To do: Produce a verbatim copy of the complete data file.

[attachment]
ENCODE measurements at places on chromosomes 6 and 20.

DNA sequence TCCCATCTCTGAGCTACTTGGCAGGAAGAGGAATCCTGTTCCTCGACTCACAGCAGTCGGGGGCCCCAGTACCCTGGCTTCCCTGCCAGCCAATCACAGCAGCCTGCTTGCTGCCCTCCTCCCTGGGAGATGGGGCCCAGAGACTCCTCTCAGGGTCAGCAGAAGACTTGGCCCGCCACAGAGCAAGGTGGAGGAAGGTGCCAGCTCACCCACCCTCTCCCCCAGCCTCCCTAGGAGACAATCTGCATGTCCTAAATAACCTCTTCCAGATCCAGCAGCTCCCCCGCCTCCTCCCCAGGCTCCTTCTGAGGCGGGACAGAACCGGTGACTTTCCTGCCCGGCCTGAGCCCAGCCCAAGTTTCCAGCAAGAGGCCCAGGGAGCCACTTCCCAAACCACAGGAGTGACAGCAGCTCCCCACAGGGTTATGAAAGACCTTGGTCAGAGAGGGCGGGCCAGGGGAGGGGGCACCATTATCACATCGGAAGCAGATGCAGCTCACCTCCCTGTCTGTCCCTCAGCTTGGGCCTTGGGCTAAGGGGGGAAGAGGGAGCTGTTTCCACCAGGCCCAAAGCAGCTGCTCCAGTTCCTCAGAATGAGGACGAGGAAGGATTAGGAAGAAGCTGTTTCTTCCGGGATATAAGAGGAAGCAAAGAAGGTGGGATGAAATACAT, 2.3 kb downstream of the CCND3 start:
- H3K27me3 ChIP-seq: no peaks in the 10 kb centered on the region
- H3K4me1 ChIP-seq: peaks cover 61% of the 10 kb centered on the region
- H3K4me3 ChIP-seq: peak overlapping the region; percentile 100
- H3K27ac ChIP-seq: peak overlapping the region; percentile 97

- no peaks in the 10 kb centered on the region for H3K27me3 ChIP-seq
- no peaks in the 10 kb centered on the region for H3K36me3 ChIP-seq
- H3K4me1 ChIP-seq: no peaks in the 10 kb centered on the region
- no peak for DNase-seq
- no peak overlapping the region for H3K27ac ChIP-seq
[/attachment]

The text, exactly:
ENCODE measurements at places on chromosomes 6 and 20.

DNA sequence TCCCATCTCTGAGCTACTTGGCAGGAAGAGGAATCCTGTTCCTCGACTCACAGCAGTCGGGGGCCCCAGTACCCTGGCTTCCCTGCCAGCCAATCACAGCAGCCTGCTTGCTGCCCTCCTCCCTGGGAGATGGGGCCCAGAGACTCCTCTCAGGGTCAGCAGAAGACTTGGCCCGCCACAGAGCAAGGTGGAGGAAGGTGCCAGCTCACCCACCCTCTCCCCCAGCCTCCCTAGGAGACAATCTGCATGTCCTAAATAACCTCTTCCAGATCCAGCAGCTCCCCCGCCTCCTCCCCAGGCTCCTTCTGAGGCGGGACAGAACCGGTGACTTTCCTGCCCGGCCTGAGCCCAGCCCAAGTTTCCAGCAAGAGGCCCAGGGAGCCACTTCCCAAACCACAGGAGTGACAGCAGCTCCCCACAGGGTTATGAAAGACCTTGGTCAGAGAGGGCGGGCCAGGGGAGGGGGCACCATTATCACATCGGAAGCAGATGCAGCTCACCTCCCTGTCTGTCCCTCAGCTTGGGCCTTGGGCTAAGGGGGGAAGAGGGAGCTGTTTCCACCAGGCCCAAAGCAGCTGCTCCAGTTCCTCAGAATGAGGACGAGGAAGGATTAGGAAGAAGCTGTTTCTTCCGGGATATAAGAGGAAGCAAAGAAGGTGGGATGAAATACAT, 2.3 kb downstream of the CCND3 start:
- H3K27me3 ChIP-seq: no peaks in the 10 kb centered on the region
- H3K4me1 ChIP-seq: peaks cover 61% of the 10 kb centered on the region
- H3K4me3 ChIP-seq: peak overlapping the region; percentile 100
- H3K27ac ChIP-seq: peak overlapping the region; percentile 97

- no peaks in the 10 kb centered on the region for H3K27me3 ChIP-seq
- no peaks in the 10 kb centered on the region for H3K36me3 ChIP-seq
- H3K4me1 ChIP-seq: no peaks in the 10 kb centered on the region
- no peak for DNase-seq
- no peak overlapping the region for H3K27ac ChIP-seq